Minority Mental Health Advocate: J.P. Regis

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"You’re more than the struggles you face and the trauma of your community." -J.P.

Tell us about the work you do and how you got started.

I recently founded the Queer Minority Mental Health Project (@qpoc_mh on Twitter) to advocate for greater representation of, and resources for, LGBTQ people of color in the mental health field. Too many living at the intersection of these identities, including myself, lack representation in the mental health narrative and struggle to find LGBTQ and culturally competent providers. The Project seeks to educate the public on the unique mental health experiences of this community, and help providers understand their needs.

In addition, for the past seven years, I’ve worked with nonprofits to bring resources and advocacy to different communities striving for a better future. First, helping low-income students and families in the District of Columbia, then providing education resources to high school and undergraduate students, and now at the Human Rights Campaign bringing LGBTQ-inclusion to adoption and foster care agencies around the country. My experiences with depression and anxiety, have had a profound impact on my ability to empathize and instilled a drive to serve others seeking to thrive. I have found the more I work for the betterment of others, the more empowered I feel to face my own mental health journey, and reach for the light.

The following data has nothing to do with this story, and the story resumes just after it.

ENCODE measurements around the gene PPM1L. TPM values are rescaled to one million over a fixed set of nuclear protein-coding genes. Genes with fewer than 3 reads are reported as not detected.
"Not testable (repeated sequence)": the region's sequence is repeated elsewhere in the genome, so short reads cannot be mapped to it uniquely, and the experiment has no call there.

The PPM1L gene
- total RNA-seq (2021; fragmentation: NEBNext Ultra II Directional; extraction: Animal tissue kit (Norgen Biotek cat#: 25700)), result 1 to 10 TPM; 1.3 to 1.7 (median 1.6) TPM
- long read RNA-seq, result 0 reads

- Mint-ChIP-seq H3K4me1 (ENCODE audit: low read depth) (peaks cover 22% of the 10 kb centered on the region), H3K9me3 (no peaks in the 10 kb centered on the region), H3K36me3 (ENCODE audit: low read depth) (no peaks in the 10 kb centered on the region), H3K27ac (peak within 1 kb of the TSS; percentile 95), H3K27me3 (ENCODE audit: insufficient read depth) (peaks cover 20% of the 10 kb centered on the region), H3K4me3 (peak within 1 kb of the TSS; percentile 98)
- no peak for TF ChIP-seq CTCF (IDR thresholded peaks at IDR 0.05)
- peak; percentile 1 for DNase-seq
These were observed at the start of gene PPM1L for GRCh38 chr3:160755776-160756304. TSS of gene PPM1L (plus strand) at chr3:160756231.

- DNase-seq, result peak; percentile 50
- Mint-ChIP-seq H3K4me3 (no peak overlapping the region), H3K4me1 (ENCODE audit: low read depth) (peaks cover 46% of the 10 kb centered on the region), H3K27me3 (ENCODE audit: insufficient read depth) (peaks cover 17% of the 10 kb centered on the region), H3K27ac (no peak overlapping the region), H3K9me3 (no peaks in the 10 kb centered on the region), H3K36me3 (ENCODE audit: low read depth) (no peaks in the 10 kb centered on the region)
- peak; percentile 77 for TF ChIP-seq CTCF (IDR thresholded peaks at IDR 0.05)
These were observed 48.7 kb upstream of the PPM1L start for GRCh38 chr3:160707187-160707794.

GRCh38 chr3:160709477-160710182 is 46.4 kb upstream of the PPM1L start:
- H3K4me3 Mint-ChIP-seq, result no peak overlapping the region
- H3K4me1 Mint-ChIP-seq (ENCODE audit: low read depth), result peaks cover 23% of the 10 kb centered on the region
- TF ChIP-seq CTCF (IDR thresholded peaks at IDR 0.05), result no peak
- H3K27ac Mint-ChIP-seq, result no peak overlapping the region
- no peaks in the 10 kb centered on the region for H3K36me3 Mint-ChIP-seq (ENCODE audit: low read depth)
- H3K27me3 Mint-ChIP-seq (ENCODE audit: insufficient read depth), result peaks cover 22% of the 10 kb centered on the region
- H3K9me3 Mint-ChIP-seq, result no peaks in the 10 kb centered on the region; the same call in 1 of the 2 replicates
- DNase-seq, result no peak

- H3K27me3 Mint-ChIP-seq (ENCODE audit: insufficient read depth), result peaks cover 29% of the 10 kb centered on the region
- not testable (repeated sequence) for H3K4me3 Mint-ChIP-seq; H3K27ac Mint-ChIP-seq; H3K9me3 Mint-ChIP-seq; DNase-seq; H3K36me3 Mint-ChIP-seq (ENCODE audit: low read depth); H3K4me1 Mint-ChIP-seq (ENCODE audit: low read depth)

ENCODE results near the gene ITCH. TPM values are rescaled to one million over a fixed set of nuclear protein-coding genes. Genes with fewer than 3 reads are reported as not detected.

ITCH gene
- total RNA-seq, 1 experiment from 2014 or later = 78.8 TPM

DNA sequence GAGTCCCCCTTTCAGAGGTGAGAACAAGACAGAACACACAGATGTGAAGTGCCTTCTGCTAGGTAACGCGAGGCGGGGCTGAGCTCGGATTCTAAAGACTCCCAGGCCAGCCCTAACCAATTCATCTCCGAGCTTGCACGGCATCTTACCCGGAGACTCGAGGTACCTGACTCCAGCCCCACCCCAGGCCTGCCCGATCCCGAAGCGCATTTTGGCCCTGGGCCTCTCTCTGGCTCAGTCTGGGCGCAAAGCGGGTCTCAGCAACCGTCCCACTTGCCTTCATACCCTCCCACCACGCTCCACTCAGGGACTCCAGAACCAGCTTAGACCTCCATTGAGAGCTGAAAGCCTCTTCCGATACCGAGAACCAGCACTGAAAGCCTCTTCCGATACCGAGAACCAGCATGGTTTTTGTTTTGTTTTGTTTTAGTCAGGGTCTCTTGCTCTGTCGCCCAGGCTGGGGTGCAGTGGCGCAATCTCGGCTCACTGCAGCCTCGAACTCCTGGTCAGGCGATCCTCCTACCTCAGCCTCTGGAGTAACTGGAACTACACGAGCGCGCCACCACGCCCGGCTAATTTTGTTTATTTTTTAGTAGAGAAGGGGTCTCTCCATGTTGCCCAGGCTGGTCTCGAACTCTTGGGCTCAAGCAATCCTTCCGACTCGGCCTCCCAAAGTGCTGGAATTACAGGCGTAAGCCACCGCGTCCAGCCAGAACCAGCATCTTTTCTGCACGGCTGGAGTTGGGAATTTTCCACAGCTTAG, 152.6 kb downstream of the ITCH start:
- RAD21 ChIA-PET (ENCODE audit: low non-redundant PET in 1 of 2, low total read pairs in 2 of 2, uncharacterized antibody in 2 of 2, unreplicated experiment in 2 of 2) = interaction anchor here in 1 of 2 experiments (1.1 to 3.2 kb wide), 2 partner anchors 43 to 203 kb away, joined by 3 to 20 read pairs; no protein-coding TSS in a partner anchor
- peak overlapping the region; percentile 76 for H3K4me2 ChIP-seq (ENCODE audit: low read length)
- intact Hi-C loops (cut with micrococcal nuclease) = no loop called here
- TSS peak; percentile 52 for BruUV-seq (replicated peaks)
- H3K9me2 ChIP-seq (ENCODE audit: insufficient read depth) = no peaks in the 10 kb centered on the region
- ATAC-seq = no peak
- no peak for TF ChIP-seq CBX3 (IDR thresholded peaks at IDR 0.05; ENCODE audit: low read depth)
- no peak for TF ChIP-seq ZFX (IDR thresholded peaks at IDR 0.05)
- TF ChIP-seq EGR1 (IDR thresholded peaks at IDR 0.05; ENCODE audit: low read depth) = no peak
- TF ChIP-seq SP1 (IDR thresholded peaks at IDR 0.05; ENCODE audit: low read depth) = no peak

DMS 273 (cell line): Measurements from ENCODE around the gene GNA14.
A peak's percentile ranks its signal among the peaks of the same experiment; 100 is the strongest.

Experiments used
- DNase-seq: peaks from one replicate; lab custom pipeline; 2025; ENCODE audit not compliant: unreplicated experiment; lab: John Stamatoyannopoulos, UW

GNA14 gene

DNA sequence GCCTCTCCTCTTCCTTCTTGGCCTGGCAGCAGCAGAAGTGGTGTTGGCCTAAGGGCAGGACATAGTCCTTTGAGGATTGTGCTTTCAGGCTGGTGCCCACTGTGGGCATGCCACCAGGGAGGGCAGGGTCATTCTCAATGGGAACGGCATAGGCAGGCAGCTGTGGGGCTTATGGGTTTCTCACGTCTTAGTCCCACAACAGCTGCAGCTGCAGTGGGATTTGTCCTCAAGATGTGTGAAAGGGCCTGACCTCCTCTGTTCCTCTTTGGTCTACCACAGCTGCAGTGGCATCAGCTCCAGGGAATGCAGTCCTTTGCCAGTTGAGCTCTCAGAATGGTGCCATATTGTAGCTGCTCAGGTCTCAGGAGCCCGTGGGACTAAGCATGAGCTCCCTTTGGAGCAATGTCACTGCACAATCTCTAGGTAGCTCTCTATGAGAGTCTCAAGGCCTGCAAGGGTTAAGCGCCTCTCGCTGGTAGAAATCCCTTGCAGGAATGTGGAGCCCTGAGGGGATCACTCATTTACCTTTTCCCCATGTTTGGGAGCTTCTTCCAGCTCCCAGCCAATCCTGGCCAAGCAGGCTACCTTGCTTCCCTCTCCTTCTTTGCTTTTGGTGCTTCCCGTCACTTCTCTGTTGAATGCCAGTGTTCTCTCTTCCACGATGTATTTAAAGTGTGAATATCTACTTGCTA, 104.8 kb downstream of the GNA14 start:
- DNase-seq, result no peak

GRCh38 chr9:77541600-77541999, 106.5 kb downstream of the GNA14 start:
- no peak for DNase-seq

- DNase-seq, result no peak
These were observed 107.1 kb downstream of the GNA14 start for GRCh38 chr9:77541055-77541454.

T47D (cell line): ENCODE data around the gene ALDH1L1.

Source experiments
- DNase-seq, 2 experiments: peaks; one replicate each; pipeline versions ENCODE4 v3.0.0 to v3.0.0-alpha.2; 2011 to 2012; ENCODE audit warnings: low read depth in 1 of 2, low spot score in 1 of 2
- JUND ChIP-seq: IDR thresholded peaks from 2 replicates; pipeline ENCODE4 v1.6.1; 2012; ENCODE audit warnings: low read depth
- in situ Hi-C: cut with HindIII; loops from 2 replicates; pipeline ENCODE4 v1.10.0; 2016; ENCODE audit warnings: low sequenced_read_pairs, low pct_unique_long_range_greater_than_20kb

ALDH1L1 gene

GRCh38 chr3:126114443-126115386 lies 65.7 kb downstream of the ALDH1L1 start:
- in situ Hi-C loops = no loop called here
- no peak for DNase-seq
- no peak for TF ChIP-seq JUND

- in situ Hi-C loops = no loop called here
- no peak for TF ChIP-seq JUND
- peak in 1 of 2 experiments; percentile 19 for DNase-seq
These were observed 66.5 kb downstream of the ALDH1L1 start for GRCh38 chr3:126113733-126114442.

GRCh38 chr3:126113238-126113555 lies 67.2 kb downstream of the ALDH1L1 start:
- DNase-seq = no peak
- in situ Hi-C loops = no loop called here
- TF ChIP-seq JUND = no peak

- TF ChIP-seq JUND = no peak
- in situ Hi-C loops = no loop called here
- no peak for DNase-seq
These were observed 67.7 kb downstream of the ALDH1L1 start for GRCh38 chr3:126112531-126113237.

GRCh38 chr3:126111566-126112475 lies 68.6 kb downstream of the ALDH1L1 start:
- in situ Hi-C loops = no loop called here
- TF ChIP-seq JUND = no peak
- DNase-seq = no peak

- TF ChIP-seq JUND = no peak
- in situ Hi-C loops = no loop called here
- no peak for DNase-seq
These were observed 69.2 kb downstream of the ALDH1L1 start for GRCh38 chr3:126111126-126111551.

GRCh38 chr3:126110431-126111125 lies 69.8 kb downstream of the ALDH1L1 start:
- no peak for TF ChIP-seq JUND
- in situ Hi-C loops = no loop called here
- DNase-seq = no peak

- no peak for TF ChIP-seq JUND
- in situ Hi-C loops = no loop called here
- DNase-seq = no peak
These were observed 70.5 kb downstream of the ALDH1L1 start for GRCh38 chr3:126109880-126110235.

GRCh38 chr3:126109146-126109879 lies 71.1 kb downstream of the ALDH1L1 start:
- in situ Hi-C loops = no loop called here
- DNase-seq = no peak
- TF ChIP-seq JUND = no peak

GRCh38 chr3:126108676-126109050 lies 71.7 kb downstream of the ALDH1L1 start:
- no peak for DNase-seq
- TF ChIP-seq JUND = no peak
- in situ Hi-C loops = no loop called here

Why does minority mental health matter to you?

As a young first-generation Haitian-American, I didn’t see my Haitian or Black American community represented in any of the narratives or imagery about mental health. There are far too many suffering in silence. When I was younger I heard “that's for people who are really sick” or, “not strong enough.” I’ve known too many in my community so deep in the throes of their struggles and those of their families, they feel they don't have the “luxury” of taking care of their mental health. This minority mental health month, I want everyone to know, you are worthy of a full healthy life and there are so many ways to self-care: paid and unpaid, pharmaceutical and non-pharmaceutical, etc. You’re more than the struggles you face and the trauma of your community.

What would you tell your younger self?

I would first say, hold on tight! Then, I’d say you’re stronger than you’d ever believe and will overcome more than you can imagine. I’d urge myself to research healthy coping mechanisms and options for self-care. Above all, never give up and, remember, there is a way to the other side of every battle waged internally. I would want my younger self and all people struggling with mental health challenges to know there is always a way to the other side, and the faintest light can illuminate the darkness. After 15 years living with depression and anxiety, navigating various avenues of treatment, I can genuinely say wellness is absolutely possible.